Cultured meat, another name for lab-grown meat, a/k/a in vitro meat, is a process by which this alternative meat is recreated, by removing muscle from a live animal, as well as some cells, with the goal of proliferation, all within a controlled environment. Once the division of those cells occurs, growth enables the production of nutrients, hormones and protein.
In the case of Israel, the process is slightly different as the “meat is cultivated from stem cells of a fertilized egg, rather than from cells of muscle tissue. Consequently, it has been deemed to be kosher and ‘pareve’ designating a food that is neither meat nor dairy.”
But ordinary hormone growth, connected to food, is still prohibited in the European Union as it remains unclear if they will produce “negative effects” on human health in the short and long term.
Consequently, these unknown quantities remain worrisome factors to many who don’t want to end up being the test cases for new technology, similar to mRNA vaccines which Israel was also among the first to sample.
At least one nutritionist expressed her grave doubts by stating, “I’d rather eat my show.” In her New York Post interview, nutritionist and food author, Diana Rodgers, extremely critical of this alternate technology argued that “the best type of meat comes from farms where animals are allowed to graze and be raised outside of the industrial food system, where animals are brought up in over-cramped conditions and pumped full of hormones.”
Pointing out that it’s so expensive, “by the time it gets onto a plate at a restaurant, a lab-grown hamburger could cost $100.” Also citing the lack of available “nutritional information,” Rodgers remains a skeptic as to just how healthy cell-cultured meat is for humans.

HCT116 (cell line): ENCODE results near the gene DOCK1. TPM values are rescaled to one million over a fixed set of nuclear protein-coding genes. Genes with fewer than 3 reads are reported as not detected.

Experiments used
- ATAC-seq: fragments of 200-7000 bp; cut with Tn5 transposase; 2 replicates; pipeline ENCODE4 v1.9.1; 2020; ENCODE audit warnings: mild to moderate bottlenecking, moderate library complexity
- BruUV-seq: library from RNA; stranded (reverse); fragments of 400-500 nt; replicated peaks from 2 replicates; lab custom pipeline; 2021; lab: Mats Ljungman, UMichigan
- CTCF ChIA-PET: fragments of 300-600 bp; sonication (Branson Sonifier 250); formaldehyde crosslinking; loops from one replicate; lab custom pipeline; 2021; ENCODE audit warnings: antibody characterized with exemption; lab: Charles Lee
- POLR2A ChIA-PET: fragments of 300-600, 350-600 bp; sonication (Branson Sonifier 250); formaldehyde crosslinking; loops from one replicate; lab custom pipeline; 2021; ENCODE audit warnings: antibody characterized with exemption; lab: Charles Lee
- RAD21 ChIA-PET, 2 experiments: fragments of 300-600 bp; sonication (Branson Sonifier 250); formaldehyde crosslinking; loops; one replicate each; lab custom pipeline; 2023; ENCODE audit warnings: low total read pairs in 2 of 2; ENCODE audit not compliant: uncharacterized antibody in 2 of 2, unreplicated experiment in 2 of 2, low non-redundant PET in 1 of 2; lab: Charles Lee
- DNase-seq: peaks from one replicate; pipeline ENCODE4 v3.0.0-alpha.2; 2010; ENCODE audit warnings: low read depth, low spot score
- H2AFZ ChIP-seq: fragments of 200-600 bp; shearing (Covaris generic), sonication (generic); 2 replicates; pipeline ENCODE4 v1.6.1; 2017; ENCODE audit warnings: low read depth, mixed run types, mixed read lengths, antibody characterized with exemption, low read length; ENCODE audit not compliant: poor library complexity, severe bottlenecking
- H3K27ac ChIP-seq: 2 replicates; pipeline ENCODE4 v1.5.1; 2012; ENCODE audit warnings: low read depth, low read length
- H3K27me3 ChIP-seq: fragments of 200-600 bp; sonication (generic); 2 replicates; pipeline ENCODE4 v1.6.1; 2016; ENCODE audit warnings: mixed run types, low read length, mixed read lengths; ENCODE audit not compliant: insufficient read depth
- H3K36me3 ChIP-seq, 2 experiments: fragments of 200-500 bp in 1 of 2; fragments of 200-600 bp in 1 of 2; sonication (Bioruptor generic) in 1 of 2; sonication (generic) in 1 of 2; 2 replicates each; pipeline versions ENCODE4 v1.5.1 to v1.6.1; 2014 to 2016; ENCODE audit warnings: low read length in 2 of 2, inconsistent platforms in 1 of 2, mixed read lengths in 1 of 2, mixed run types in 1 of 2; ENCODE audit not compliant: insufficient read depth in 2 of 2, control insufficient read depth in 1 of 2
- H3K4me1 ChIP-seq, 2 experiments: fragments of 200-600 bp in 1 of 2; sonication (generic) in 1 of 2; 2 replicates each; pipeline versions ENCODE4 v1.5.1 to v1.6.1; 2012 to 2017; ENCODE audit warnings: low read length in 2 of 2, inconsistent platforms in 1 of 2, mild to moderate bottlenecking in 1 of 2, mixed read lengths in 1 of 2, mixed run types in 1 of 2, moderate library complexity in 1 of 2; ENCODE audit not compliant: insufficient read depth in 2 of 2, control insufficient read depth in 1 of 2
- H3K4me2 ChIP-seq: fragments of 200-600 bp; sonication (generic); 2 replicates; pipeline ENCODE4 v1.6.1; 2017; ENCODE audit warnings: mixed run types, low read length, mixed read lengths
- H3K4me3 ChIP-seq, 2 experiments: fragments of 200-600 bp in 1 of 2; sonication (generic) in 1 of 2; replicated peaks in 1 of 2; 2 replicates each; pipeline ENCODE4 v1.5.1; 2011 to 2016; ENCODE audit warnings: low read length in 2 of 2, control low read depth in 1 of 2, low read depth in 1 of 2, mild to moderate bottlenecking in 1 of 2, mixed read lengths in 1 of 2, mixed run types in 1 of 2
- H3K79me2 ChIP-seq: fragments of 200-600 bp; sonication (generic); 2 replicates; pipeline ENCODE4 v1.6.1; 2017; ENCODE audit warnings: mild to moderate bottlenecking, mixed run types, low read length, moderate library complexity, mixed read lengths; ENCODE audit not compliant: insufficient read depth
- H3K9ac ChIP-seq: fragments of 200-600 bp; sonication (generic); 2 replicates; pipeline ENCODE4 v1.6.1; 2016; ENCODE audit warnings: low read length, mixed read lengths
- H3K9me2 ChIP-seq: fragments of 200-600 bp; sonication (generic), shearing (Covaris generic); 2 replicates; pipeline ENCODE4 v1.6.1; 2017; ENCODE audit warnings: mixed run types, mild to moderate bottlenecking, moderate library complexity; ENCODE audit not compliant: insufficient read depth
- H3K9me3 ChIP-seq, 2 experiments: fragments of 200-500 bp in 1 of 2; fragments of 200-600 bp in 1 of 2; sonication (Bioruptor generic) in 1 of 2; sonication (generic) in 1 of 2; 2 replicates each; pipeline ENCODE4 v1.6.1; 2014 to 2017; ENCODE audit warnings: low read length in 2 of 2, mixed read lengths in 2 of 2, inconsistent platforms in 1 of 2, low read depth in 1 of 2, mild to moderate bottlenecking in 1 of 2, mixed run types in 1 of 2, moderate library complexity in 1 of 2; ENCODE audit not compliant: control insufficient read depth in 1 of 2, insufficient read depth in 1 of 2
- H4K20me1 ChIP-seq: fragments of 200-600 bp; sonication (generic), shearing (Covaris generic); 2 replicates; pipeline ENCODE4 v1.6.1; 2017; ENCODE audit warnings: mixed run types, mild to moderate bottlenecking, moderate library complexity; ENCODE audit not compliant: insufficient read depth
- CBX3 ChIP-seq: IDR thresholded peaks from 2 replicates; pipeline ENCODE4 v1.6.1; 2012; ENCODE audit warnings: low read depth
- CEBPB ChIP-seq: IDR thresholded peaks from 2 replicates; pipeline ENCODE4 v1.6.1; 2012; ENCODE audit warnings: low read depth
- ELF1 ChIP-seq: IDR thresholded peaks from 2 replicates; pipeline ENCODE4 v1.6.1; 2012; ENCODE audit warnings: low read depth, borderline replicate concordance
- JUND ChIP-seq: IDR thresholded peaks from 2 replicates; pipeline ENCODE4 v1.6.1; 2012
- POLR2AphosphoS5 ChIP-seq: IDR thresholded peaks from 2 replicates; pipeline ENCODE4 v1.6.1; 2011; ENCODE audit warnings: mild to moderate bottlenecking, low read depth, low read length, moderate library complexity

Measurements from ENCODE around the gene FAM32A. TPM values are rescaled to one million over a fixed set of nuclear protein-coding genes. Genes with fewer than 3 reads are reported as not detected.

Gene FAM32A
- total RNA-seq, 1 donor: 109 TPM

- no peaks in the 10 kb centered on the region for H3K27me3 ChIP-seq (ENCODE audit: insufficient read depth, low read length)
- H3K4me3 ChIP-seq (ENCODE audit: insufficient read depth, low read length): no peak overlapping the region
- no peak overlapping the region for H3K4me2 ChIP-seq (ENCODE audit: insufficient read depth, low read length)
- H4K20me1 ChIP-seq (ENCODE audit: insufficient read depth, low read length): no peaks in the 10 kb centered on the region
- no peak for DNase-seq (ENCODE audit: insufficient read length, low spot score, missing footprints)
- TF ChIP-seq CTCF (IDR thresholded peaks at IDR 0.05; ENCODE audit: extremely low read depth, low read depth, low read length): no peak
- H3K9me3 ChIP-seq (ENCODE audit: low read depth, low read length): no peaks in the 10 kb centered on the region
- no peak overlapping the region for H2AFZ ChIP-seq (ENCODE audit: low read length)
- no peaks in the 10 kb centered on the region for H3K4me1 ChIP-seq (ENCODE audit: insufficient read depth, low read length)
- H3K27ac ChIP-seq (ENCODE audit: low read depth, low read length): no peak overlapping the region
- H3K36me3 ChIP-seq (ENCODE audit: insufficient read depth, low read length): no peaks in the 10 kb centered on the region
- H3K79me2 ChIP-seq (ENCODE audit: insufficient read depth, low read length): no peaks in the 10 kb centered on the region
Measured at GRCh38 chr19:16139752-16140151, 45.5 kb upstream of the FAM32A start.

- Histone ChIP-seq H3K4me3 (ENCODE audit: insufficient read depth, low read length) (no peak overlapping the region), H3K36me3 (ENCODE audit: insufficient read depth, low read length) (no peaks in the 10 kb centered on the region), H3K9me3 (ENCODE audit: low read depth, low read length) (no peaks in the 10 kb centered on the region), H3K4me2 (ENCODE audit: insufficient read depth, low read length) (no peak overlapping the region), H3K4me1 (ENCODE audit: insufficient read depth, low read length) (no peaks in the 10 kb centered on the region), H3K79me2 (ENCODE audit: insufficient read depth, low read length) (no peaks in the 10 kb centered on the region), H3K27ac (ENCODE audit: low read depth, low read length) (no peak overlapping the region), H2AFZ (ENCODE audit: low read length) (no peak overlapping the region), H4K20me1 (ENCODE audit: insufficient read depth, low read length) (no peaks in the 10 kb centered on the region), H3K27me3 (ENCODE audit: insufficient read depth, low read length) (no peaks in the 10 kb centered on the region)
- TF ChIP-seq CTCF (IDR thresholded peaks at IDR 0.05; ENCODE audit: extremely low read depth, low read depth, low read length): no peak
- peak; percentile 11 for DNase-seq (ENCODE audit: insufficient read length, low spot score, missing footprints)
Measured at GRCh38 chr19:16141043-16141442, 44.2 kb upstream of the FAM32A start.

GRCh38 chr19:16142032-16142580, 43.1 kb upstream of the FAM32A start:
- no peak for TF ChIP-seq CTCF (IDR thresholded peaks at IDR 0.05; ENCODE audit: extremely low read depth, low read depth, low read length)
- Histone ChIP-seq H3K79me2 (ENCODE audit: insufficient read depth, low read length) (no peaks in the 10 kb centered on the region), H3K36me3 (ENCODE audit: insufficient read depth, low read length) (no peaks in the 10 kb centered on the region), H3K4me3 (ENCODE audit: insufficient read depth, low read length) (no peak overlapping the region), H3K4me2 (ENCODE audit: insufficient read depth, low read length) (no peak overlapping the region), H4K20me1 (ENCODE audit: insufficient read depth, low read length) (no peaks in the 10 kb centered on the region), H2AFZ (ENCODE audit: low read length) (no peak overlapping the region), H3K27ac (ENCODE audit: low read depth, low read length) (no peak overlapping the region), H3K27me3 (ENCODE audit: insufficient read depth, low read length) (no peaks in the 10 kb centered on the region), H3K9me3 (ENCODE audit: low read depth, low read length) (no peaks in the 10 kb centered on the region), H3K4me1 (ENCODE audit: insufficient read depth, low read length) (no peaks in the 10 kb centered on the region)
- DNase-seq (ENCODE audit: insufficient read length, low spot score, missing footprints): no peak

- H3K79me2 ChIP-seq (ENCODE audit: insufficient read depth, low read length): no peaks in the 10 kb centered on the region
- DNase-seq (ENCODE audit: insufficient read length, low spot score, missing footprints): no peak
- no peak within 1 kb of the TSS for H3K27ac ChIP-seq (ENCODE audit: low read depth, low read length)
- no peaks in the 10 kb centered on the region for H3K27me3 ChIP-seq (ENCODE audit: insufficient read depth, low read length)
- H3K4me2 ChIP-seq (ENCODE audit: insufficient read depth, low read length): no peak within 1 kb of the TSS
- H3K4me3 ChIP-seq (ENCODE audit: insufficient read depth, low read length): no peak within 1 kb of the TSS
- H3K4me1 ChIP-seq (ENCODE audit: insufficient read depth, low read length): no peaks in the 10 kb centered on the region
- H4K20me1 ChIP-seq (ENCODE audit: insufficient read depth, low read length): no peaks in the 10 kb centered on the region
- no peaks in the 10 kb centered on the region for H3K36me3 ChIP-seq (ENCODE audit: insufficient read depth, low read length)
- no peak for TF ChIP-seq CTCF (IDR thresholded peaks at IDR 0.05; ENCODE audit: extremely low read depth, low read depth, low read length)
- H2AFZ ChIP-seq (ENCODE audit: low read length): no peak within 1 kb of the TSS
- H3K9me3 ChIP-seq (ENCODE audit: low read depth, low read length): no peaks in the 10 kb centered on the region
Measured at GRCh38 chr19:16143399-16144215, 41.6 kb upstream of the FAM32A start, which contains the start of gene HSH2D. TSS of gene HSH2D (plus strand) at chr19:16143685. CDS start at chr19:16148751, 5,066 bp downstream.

Given all of these variables, why would Israel’s Health Ministry be so eager to give the green light to this relatively unknown food technology, knowing that their approval will add credibility and legitimacy to those who rely upon their expertise as to what is safe to consume? According to Times of Israel, “the ministry said the approval came as part of a pilot program for alternative protein carried out by the Department of Food Risk Management at the ministry’s National Food Service. It said that in light of the growing global demand for ‘products of non-living origin’ it is working to approve alternative food sources.”
Does this sound like an ideologically-driven agenda to anyone? Or is that just me? Because, up until now, no one has spoken of the threat of meat shortages, despite the possible lack of certain fruits and vegetables, which are grown in southern communities affected by the ongoing war.
Yet, Israel is “the first to give cultured beef the go-ahead,” and that is being interpreted by Aleph Farms, where the product is manufactured, as a guarantee that “the product is recognized as safe.”
What will happen if we, later, discover that there are disturbing signs that point to it being less safe than originally anticipated? Will the Ministry of Health retract their endorsement? That remains to be seen, but retractions are usually slow in coming and, more often, completely missing.
Let the buyer beware!
A former Jerusalem elementary and middle-school principal and the granddaughter of European Jews who arrived in the US before the Holocaust. Making Aliyah in 1993, she is retired and now lives in the center of the country with her husband.